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Fowler Associates Labs



Static Fire Stories Articles & Technical Papers Current News

Clamshell Packages Revisited

"What would happen if you had a slow moving 100,000 volt field 6 inches from a pallet load of these packages?"

by: Steve Fowler, Fowler Associates, Inc

Clamshell Packages
click here to view previous article


Last year we ran an article on the "air gap shielding" benefits of three dimensional packages such as clamshells or other thermoformable style packages. After we ran the article, one ESD Guru at the EOS/ESD Symposium asked the question, "What would happen if a voltage of 100,000 volts were moved slowly by a pallet load of these packages?"

His idea was that when clamshell packaged items were packed in corrugated outer boxes, stacked on a pallet and had been recently stretch wrapped, they might be subjected to slow moving high static fields when a forklift moved another stretched wrapped pallet next to the first. It was suggested the fields could reach 100,000 volts, be within 6 inches of the clamshells and be moving at approximately 5 miles per hour (the speed of a forklift). Good question!

When VPI Mirrex heard the question, they asked Fowler Associates to perform tests to determine the actual ESD hazards of such a condition.

We set up a moving box situation with a curved electrode on which we applied a high voltage. We attempted 100,000 volts at six (6) inches from a corrugated box but could not maintain that voltage due to the discharge characteristics of the test set up.

This probably also means that 100,000 volts in this situation could not last long enough to be a threat. We could hold a 50,000 volt field at 3 inches.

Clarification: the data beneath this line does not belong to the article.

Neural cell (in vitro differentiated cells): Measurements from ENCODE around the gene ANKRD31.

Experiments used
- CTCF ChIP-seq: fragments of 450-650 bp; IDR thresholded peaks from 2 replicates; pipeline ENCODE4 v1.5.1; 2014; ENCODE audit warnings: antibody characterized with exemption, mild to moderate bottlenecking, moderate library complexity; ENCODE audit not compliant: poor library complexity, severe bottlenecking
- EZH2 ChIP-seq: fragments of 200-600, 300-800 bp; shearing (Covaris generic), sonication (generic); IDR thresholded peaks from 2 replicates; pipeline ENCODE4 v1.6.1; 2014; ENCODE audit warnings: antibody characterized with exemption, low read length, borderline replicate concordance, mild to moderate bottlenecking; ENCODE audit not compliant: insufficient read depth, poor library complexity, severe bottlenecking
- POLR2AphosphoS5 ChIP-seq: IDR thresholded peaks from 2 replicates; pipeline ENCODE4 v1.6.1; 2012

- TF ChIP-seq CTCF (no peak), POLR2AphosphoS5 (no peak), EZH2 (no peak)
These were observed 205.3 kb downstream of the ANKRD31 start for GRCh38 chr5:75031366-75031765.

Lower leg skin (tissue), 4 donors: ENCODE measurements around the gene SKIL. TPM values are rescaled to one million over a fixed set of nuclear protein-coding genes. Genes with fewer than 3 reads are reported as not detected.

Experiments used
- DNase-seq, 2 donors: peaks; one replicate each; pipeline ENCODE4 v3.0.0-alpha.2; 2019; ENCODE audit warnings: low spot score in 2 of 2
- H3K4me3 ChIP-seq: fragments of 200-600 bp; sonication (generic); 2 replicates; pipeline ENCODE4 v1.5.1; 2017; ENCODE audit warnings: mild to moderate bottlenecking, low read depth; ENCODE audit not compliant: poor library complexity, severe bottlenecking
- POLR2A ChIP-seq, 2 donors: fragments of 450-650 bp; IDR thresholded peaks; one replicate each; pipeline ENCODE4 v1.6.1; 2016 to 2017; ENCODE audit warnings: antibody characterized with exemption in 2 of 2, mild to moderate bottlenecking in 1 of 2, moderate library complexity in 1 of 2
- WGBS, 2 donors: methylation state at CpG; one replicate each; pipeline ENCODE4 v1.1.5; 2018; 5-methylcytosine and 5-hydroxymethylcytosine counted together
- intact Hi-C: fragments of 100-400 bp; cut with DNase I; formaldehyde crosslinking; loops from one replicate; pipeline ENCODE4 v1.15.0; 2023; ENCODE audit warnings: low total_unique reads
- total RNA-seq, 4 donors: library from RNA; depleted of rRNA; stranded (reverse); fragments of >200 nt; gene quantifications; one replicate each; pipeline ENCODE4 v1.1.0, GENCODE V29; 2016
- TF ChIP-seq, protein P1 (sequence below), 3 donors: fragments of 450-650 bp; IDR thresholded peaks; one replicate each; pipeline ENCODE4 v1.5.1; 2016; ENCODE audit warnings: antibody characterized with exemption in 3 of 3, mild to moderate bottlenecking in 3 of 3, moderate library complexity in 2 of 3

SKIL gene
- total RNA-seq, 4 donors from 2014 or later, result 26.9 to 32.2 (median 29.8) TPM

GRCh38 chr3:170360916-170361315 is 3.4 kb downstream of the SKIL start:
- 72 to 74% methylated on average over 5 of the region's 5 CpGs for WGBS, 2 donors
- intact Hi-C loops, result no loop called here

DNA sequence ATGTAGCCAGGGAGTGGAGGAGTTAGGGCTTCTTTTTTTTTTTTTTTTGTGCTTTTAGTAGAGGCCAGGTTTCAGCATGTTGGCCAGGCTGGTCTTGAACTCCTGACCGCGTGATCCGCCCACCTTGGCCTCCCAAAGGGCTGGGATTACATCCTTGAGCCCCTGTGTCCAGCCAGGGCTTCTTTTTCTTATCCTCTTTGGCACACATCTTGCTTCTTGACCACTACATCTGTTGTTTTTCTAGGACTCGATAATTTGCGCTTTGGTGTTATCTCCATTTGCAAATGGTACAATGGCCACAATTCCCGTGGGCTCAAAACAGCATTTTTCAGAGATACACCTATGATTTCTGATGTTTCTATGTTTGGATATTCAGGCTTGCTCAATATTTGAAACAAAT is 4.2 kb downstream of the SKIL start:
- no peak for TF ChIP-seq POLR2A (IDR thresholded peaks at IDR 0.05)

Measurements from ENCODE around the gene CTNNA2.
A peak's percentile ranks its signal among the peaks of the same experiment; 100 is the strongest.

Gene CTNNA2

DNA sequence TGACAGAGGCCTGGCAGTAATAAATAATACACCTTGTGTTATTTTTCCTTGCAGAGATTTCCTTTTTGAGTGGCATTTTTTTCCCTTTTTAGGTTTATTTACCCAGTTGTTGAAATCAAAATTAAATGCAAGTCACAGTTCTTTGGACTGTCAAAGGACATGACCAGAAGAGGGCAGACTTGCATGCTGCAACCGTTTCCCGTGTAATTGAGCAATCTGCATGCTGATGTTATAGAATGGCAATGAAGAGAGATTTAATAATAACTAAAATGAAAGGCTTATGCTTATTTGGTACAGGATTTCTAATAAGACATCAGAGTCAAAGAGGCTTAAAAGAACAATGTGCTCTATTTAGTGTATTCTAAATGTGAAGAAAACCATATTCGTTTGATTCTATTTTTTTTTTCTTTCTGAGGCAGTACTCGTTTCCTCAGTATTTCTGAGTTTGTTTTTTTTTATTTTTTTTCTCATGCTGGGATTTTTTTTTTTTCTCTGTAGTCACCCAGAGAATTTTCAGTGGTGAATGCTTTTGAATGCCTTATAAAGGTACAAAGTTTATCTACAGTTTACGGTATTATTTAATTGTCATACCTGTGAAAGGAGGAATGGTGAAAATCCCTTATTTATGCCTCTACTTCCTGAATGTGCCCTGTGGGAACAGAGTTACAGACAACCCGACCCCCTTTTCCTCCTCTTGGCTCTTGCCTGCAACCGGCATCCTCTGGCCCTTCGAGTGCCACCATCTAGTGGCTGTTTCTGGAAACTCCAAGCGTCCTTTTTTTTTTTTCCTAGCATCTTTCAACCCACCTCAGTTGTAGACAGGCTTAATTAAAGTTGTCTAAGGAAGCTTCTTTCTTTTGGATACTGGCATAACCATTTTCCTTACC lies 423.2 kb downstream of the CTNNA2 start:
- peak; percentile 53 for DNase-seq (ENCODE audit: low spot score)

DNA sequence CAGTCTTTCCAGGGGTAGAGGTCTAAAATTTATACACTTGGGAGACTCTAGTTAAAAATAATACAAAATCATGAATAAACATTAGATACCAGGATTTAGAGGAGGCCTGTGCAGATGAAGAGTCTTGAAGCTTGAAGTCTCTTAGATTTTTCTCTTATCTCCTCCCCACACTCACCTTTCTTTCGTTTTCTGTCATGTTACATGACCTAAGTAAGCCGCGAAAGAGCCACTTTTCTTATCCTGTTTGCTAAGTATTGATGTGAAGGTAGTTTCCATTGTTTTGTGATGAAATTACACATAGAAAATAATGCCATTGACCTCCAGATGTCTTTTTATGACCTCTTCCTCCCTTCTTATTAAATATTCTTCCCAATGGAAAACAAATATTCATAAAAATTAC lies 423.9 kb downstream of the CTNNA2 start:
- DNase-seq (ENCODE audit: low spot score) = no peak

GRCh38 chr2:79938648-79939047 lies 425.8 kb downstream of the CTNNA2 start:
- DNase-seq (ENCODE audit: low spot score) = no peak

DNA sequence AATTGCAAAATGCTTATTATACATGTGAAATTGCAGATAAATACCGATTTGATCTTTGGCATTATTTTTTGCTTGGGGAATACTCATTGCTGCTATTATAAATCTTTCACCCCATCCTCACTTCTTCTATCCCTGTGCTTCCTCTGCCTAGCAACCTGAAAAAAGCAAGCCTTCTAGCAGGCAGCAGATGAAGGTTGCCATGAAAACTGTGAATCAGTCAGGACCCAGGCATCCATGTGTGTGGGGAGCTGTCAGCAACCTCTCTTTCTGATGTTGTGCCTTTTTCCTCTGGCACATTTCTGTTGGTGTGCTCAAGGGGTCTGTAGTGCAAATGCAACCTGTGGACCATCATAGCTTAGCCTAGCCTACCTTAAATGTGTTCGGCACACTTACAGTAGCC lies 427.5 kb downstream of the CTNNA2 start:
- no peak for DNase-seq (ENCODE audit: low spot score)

This is in fact probably a much larger voltage field at the clamshell than the 100,000 volts at 6 inches. (maybe as high as 200kV) Therefore we believe that the test set up we had faithfully reproduced the question.




In this test set up we had clamshells with ESD sensitive MOSFET's (2N4351's - 150 volt HBM) as well as actual circuit cards from a major communications company.


The clamshells with circuit cards and MOSFET's were positioned at the outside wall of the corrugated box. The curved probe with 50,000 volts applied was moved at 5 miles per hour past each box surface at a distance of 3 inches This movement was performed 10 times per side. The MOSFET's were tested before and after exposure to the high voltage field at Fowler Associates.


The actual communications circuits were tested before and after exposure by the manufacturing company.



Our tests show that even in this extreme situation, there were no failures of either the ESD sensitive MOSFET's or any of the acutal communication circuit cards. These results confirm the tests performed in the previous study and confirm the merit of "Air Gap" shielding.

As we stated in the previous paper, this does not diminish the benefits of static shielding bags. It only allows the packaging engineer to have more opitions in chosing ESD protective packages. This means the engineer may take such parameters into account such as transparency and physical protection.


50,000 Volt @ 3 inches / 5 mphTests
10 Passes of Each Polarity per Side of Corrugated Box

Communications Circuit Boards
4 Circuit cards 10 passes each at +50kV and -50kV

all passed QC Checks
at manufacturer

2N4351 MOSFET's
12 MOSFET's exposed at various locations in clamshells and subjected to 10 passes each at +50kV and -50kV

All passed curve tracer tests


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